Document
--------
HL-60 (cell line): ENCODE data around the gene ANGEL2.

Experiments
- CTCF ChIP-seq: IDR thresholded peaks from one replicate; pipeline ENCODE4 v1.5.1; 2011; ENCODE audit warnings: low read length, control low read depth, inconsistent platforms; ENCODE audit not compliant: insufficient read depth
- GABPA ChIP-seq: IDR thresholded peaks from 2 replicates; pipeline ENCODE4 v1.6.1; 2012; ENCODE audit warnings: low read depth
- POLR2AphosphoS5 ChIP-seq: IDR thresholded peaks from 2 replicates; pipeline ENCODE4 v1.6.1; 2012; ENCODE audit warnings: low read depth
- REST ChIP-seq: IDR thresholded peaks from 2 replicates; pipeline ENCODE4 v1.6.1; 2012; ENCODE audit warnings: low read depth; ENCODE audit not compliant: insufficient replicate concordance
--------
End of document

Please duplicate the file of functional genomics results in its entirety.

HL-60 (cell line): ENCODE data around the gene ANGEL2.

Experiments
- CTCF ChIP-seq: IDR thresholded peaks from one replicate; pipeline ENCODE4 v1.5.1; 2011; ENCODE audit warnings: low read length, control low read depth, inconsistent platforms; ENCODE audit not compliant: insufficient read depth
- GABPA ChIP-seq: IDR thresholded peaks from 2 replicates; pipeline ENCODE4 v1.6.1; 2012; ENCODE audit warnings: low read depth
- POLR2AphosphoS5 ChIP-seq: IDR thresholded peaks from 2 replicates; pipeline ENCODE4 v1.6.1; 2012; ENCODE audit warnings: low read depth
- REST ChIP-seq: IDR thresholded peaks from 2 replicates; pipeline ENCODE4 v1.6.1; 2012; ENCODE audit warnings: low read depth; ENCODE audit not compliant: insufficient replicate concordance